China’s mobile phone landscape, long partitioned into the big three state-owned enterprises, may experience a major shakeup in the coming year as high-profile tech giants in the private sector like Alibaba’s Jack Ma are invited to start phone companies.
This year, Chinese leaders made the unprecedented proposal to allow private companies to use the mobile networks of the big three domestic telecommunications companies -- China Mobile (NYSE:CHL), China Unicom Limited (NYSE:CHU) and China Telecom Corporation Limited (NYSE:CHA) -- as an effort by the government to cut prices and promote high-speed networks in the world’s largest wireless market, Bloomberg reported on Thursday.
The potentially lucrative opportunity prompted enterprising tech companies like Suning Commerce Group, a major electronics retailer, and Ma’s Alibaba Group to seek a license.
Allowing private players to challenge state carriers, a move aligned with the government’s Third Plenum commitment to allow markets to play a decisive role, may lead to price cuts, more choices in service plans and better customer service for subscribers of China’s 1.2 billion wireless accounts.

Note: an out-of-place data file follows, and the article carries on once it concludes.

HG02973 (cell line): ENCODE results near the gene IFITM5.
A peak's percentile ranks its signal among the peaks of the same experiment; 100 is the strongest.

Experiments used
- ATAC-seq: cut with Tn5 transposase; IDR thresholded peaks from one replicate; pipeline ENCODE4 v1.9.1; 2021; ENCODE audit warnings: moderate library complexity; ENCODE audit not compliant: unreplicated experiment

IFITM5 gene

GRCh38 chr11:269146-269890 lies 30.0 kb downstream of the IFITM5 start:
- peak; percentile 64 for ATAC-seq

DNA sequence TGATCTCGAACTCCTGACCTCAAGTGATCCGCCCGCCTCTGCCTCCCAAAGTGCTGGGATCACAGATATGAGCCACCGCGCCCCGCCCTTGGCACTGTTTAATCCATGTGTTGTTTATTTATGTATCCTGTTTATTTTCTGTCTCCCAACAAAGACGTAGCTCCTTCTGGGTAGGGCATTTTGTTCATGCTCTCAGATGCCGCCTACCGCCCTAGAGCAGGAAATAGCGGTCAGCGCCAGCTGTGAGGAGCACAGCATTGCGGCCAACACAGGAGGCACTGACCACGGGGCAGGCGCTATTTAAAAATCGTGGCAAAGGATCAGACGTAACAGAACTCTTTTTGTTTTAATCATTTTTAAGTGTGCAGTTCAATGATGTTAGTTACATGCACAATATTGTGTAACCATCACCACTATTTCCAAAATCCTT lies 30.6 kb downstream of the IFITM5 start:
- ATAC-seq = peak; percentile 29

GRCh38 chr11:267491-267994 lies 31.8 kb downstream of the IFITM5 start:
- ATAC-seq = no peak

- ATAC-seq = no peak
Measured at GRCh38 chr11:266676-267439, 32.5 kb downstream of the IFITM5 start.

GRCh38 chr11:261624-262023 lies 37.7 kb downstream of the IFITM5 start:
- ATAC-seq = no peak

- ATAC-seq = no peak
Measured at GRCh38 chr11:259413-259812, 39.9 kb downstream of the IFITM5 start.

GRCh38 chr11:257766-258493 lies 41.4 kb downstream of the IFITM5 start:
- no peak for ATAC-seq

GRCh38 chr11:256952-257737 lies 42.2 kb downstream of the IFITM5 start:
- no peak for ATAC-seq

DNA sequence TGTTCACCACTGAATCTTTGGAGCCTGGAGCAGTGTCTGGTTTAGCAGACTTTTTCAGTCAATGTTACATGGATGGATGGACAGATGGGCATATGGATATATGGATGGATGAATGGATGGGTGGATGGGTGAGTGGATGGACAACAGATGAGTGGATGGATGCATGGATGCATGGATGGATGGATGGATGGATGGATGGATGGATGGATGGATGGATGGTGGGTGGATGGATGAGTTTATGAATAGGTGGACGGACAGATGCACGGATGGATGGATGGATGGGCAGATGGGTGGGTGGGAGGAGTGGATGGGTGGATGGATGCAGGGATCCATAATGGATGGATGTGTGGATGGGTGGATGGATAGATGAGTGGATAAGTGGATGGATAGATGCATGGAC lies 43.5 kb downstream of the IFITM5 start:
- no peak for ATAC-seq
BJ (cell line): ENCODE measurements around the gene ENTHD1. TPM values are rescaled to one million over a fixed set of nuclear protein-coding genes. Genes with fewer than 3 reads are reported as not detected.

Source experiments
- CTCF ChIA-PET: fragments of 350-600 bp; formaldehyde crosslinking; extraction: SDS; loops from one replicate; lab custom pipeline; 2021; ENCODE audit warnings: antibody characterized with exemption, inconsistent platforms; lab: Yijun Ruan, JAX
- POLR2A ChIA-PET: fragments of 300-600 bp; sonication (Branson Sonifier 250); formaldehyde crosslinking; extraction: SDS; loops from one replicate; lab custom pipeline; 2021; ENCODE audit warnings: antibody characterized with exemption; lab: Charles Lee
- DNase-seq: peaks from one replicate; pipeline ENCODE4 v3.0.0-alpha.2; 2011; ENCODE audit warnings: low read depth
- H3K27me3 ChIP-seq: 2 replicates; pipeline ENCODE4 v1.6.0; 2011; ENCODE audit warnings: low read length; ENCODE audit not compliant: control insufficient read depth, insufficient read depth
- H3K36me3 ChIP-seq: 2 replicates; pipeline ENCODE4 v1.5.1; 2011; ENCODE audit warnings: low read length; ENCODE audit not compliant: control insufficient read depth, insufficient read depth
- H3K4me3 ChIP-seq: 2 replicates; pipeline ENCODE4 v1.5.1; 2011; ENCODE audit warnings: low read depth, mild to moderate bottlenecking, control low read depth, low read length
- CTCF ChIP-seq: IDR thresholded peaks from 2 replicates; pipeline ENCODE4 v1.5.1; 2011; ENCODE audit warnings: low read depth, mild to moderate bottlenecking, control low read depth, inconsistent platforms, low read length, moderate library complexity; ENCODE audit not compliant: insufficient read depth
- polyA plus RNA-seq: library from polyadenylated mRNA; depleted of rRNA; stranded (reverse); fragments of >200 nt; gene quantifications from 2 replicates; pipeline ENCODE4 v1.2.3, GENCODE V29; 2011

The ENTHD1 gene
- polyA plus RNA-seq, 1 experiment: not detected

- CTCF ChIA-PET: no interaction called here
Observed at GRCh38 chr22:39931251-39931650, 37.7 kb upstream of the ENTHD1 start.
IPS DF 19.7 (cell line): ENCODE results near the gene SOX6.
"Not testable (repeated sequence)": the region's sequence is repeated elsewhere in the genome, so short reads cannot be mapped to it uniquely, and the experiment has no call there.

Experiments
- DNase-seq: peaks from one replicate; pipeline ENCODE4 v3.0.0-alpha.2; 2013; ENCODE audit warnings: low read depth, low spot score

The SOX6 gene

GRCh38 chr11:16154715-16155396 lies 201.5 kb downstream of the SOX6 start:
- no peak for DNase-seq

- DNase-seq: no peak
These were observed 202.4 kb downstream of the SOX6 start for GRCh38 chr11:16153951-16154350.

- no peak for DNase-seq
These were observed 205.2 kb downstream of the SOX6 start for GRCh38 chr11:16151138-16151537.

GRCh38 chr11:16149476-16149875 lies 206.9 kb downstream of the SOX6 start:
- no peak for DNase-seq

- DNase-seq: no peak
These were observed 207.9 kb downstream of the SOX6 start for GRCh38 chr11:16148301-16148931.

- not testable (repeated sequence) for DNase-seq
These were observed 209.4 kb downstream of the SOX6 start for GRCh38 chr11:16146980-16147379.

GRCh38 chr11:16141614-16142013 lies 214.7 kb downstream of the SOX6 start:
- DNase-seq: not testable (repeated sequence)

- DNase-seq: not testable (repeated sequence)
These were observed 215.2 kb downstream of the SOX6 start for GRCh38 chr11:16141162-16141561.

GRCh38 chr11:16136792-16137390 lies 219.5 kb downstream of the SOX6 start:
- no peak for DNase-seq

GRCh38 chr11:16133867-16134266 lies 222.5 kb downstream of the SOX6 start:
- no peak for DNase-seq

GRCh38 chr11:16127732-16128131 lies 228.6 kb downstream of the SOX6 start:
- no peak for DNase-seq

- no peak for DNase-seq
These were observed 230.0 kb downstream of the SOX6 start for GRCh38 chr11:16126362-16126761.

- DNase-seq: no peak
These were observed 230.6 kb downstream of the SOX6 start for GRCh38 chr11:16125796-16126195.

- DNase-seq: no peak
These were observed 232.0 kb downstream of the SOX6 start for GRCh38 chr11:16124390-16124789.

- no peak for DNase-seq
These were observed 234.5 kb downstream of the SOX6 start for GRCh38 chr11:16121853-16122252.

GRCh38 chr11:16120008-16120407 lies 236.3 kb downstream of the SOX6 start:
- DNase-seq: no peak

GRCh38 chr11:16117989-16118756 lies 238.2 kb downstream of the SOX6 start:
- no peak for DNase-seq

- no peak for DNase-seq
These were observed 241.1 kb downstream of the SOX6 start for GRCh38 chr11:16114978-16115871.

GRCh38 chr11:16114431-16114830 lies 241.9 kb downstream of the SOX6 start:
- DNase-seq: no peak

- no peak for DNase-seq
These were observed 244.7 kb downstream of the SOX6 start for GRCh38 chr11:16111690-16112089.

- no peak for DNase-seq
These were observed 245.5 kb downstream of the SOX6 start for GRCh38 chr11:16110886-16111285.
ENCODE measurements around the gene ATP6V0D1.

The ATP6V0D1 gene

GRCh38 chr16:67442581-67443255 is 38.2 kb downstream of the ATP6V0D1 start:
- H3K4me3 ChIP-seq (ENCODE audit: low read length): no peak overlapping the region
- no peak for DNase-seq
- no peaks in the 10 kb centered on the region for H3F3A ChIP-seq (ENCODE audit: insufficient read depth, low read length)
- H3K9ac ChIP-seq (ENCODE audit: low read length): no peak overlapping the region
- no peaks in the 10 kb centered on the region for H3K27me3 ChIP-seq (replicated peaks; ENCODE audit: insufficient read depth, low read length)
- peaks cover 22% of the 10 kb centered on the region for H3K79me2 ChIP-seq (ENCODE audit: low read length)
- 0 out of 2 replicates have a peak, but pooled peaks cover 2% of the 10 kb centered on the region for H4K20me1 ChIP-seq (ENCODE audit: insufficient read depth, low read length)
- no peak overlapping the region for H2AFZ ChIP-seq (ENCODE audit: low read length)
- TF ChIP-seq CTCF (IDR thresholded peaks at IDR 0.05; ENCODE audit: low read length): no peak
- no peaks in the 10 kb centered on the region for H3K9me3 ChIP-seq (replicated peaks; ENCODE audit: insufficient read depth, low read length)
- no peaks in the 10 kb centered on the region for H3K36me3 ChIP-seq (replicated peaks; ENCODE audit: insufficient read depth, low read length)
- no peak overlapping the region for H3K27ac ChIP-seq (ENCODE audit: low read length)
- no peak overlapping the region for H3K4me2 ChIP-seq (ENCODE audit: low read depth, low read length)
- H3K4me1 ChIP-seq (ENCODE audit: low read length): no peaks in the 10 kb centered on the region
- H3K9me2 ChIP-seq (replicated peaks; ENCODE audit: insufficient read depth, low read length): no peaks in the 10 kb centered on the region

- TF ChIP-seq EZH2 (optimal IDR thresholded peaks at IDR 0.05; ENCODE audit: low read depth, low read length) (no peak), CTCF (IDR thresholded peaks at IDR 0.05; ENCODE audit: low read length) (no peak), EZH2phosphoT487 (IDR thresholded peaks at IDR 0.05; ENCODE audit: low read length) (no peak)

“The benefits could come on the front end, that is, through better service and an increased range of options for consumers,” said Bertram Lai, a Hong Kong-based analyst with CIMB Securities Ltd, according to Bloomberg. “Consumers may benefit from being able to have their phone service from a more proactive organization that caters specifically to their needs.”
New entrants to the market can expect to capture about 10 percent of China’s mobile-phone connections by 2018. The Ministry of Industry and Information Technology said in May that private companies may submit applications for two-year trial ending in Dec. 2015, and licenses to resell wireless capacity to consumers may be issued as soon as this month.
Retailers could lease spectrum from the big three, and package the handsets with wireless services to target the millions of migrant workers who travel from their rural homes to jobs closer to cities, said Nicole McCormick, an analyst at research firm Ovum. Bills will only decrease by a maximum of 3 percent, however, said Ricky Lai, a Hong Kong-based analyst at Guotai Junan International Holdings Ltd., according to Bloomberg.